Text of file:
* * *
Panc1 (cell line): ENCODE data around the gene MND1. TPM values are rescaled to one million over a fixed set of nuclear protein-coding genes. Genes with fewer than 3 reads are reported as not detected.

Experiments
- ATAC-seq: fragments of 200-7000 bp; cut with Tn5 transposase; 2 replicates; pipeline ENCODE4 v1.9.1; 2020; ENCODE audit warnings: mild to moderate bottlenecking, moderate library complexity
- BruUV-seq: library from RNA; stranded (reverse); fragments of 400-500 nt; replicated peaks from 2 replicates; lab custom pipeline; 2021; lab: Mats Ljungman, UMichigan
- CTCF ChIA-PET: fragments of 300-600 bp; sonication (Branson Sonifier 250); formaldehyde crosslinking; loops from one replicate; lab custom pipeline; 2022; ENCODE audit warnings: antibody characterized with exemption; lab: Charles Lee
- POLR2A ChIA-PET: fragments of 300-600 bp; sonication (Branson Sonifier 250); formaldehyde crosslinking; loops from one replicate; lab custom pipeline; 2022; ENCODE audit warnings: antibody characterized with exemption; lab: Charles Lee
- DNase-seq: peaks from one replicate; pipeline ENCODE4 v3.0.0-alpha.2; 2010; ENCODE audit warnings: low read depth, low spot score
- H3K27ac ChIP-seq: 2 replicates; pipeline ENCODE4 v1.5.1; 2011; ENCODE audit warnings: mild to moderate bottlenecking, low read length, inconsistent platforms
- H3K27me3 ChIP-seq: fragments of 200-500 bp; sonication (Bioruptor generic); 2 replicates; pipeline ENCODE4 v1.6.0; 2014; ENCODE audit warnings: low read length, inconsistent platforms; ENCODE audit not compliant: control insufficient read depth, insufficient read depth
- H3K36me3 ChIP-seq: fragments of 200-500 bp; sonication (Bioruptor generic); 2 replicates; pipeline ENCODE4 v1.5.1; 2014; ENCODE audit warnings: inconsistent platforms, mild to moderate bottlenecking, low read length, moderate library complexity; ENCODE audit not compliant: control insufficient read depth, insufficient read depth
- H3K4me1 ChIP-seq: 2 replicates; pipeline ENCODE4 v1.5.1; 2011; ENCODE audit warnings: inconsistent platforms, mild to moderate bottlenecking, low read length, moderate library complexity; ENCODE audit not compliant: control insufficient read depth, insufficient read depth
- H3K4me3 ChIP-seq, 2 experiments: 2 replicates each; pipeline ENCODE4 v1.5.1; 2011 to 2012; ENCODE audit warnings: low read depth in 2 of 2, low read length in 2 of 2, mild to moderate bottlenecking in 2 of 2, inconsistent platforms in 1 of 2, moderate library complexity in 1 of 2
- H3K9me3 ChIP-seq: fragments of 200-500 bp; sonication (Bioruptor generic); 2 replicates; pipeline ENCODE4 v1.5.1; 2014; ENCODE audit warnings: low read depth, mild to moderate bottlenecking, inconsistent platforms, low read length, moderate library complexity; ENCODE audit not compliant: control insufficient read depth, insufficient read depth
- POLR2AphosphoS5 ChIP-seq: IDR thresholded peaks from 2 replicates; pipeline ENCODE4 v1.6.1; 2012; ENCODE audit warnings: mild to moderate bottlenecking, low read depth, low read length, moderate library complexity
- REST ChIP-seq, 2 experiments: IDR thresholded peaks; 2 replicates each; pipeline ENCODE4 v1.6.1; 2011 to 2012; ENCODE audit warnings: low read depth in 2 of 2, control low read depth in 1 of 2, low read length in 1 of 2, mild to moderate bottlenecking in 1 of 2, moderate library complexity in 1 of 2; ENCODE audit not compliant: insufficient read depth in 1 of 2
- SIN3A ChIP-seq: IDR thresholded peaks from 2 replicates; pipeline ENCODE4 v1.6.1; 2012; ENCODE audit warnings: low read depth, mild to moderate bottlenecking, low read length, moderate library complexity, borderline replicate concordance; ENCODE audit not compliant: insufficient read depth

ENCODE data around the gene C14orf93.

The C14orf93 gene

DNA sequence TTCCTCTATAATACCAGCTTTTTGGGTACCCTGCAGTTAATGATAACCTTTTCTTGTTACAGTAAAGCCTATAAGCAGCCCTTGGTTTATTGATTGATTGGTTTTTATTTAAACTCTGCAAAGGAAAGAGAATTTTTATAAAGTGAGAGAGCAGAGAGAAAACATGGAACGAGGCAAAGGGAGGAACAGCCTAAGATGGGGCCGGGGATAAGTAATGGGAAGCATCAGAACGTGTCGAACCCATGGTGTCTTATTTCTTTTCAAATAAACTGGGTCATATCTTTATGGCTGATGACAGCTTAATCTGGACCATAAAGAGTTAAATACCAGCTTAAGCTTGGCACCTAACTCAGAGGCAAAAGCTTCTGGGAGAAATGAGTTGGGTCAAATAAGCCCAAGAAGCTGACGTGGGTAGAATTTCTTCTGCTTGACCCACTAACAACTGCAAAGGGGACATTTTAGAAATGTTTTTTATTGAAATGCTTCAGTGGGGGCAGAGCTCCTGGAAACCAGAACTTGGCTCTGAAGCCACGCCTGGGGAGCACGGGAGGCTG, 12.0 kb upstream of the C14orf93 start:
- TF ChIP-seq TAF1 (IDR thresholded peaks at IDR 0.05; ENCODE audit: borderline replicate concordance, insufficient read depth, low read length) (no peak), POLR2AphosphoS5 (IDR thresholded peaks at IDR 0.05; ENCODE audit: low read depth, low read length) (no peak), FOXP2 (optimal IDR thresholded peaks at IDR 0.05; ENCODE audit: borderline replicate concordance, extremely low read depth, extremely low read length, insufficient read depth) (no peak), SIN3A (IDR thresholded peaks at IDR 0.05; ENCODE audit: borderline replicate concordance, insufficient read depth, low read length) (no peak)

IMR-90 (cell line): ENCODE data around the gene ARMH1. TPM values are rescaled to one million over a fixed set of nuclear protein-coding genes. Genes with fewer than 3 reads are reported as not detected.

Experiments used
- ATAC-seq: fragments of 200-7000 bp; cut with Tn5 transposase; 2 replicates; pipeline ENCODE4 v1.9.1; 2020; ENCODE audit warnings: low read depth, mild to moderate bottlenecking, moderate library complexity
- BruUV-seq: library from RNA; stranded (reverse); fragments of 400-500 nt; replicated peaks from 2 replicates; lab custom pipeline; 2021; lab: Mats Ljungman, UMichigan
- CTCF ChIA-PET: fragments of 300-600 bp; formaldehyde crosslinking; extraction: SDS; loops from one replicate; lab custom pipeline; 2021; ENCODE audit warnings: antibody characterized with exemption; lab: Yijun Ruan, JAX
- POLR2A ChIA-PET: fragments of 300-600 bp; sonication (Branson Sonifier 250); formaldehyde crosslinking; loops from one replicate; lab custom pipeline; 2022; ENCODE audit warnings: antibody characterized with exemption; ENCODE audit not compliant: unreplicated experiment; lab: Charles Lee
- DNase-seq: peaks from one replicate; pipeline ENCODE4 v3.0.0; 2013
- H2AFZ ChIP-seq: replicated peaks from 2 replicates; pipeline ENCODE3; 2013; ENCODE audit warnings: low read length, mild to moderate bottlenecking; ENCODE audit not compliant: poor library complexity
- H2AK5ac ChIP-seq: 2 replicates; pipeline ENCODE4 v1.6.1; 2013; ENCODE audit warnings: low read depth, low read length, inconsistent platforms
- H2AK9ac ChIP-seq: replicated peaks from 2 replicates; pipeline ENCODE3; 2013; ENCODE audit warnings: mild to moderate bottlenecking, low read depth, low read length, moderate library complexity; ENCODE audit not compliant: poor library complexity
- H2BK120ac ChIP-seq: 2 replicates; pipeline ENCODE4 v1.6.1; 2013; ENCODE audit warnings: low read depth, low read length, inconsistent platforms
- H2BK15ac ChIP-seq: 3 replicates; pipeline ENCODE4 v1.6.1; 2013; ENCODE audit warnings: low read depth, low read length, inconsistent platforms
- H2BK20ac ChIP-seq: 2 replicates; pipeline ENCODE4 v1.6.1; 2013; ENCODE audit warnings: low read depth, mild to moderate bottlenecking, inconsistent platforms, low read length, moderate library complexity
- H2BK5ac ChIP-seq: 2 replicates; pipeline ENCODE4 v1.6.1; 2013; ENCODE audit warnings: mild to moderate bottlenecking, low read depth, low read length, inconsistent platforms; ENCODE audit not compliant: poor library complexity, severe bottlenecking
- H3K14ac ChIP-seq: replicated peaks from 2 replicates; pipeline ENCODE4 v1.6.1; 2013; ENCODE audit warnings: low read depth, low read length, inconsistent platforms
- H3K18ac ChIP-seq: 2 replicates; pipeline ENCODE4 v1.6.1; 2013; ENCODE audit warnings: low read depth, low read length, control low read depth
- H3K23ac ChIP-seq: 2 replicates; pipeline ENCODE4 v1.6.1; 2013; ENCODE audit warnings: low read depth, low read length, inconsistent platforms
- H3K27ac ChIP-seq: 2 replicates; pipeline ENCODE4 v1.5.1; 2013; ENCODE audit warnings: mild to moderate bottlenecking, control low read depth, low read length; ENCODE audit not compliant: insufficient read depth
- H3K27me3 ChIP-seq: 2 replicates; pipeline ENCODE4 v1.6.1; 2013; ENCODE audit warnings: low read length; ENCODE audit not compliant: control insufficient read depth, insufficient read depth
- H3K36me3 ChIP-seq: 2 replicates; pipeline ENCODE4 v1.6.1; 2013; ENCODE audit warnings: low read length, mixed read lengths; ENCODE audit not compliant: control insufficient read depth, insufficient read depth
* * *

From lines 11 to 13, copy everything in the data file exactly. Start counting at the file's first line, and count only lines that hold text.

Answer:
- H3K4me1 ChIP-seq: 2 replicates; pipeline ENCODE4 v1.5.1; 2011; ENCODE audit warnings: inconsistent platforms, mild to moderate bottlenecking, low read length, moderate library complexity; ENCODE audit not compliant: control insufficient read depth, insufficient read depth
- H3K4me3 ChIP-seq, 2 experiments: 2 replicates each; pipeline ENCODE4 v1.5.1; 2011 to 2012; ENCODE audit warnings: low read depth in 2 of 2, low read length in 2 of 2, mild to moderate bottlenecking in 2 of 2, inconsistent platforms in 1 of 2, moderate library complexity in 1 of 2
- H3K9me3 ChIP-seq: fragments of 200-500 bp; sonication (Bioruptor generic); 2 replicates; pipeline ENCODE4 v1.5.1; 2014; ENCODE audit warnings: low read depth, mild to moderate bottlenecking, inconsistent platforms, low read length, moderate library complexity; ENCODE audit not compliant: control insufficient read depth, insufficient read depth